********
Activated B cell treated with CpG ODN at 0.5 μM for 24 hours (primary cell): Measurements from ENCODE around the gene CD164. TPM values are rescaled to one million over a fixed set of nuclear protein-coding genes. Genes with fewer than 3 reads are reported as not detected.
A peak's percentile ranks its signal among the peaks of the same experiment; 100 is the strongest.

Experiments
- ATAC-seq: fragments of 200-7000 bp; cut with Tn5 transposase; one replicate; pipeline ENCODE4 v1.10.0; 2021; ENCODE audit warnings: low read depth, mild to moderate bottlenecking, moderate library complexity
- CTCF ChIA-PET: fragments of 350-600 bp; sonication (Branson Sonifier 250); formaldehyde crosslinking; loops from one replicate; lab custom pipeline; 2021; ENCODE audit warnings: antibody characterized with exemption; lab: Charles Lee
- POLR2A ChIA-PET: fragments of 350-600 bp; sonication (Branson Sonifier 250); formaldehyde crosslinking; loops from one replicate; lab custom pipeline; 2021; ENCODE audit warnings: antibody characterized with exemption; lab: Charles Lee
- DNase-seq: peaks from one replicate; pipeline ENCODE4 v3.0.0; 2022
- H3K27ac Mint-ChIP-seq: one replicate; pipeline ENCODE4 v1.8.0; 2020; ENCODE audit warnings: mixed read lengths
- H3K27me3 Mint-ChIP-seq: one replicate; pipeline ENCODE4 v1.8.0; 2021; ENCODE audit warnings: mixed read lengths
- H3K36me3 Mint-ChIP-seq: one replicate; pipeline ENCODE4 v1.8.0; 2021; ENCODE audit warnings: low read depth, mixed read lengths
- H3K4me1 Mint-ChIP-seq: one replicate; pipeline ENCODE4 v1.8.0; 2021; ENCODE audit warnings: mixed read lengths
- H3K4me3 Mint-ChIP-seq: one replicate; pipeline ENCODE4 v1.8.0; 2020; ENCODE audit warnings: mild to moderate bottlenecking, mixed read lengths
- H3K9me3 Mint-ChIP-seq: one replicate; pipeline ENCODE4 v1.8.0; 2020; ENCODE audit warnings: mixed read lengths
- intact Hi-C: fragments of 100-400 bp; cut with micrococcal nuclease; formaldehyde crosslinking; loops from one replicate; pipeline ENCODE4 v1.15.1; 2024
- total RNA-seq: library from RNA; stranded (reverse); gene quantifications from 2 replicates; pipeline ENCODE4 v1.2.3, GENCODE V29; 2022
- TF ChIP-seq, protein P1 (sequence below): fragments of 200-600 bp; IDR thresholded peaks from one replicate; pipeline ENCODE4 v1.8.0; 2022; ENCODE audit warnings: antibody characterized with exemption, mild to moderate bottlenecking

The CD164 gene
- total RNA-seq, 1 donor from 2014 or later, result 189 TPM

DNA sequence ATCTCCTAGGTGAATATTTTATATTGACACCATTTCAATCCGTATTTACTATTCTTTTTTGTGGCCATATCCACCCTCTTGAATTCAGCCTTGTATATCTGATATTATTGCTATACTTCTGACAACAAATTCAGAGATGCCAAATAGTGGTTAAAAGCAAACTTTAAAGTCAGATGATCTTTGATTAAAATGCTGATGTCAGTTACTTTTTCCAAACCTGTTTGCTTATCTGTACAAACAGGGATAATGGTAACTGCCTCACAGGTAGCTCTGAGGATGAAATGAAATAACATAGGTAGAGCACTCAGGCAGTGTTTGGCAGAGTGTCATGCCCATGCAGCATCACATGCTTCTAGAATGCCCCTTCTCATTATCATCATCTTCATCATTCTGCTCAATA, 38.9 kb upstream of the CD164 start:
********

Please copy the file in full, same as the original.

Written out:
Activated B cell treated with CpG ODN at 0.5 μM for 24 hours (primary cell): Measurements from ENCODE around the gene CD164. TPM values are rescaled to one million over a fixed set of nuclear protein-coding genes. Genes with fewer than 3 reads are reported as not detected.
A peak's percentile ranks its signal among the peaks of the same experiment; 100 is the strongest.

Experiments
- ATAC-seq: fragments of 200-7000 bp; cut with Tn5 transposase; one replicate; pipeline ENCODE4 v1.10.0; 2021; ENCODE audit warnings: low read depth, mild to moderate bottlenecking, moderate library complexity
- CTCF ChIA-PET: fragments of 350-600 bp; sonication (Branson Sonifier 250); formaldehyde crosslinking; loops from one replicate; lab custom pipeline; 2021; ENCODE audit warnings: antibody characterized with exemption; lab: Charles Lee
- POLR2A ChIA-PET: fragments of 350-600 bp; sonication (Branson Sonifier 250); formaldehyde crosslinking; loops from one replicate; lab custom pipeline; 2021; ENCODE audit warnings: antibody characterized with exemption; lab: Charles Lee
- DNase-seq: peaks from one replicate; pipeline ENCODE4 v3.0.0; 2022
- H3K27ac Mint-ChIP-seq: one replicate; pipeline ENCODE4 v1.8.0; 2020; ENCODE audit warnings: mixed read lengths
- H3K27me3 Mint-ChIP-seq: one replicate; pipeline ENCODE4 v1.8.0; 2021; ENCODE audit warnings: mixed read lengths
- H3K36me3 Mint-ChIP-seq: one replicate; pipeline ENCODE4 v1.8.0; 2021; ENCODE audit warnings: low read depth, mixed read lengths
- H3K4me1 Mint-ChIP-seq: one replicate; pipeline ENCODE4 v1.8.0; 2021; ENCODE audit warnings: mixed read lengths
- H3K4me3 Mint-ChIP-seq: one replicate; pipeline ENCODE4 v1.8.0; 2020; ENCODE audit warnings: mild to moderate bottlenecking, mixed read lengths
- H3K9me3 Mint-ChIP-seq: one replicate; pipeline ENCODE4 v1.8.0; 2020; ENCODE audit warnings: mixed read lengths
- intact Hi-C: fragments of 100-400 bp; cut with micrococcal nuclease; formaldehyde crosslinking; loops from one replicate; pipeline ENCODE4 v1.15.1; 2024
- total RNA-seq: library from RNA; stranded (reverse); gene quantifications from 2 replicates; pipeline ENCODE4 v1.2.3, GENCODE V29; 2022
- TF ChIP-seq, protein P1 (sequence below): fragments of 200-600 bp; IDR thresholded peaks from one replicate; pipeline ENCODE4 v1.8.0; 2022; ENCODE audit warnings: antibody characterized with exemption, mild to moderate bottlenecking

The CD164 gene
- total RNA-seq, 1 donor from 2014 or later, result 189 TPM

DNA sequence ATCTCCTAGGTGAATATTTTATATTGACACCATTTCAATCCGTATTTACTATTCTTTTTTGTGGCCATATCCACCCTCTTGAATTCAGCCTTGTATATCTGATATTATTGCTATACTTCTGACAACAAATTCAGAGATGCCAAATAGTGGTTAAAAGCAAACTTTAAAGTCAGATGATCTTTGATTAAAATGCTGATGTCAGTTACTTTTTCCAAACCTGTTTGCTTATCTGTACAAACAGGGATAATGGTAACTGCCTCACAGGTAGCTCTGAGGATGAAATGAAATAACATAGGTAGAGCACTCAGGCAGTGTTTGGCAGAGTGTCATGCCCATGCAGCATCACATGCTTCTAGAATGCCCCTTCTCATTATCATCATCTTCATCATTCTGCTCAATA, 38.9 kb upstream of the CD164 start: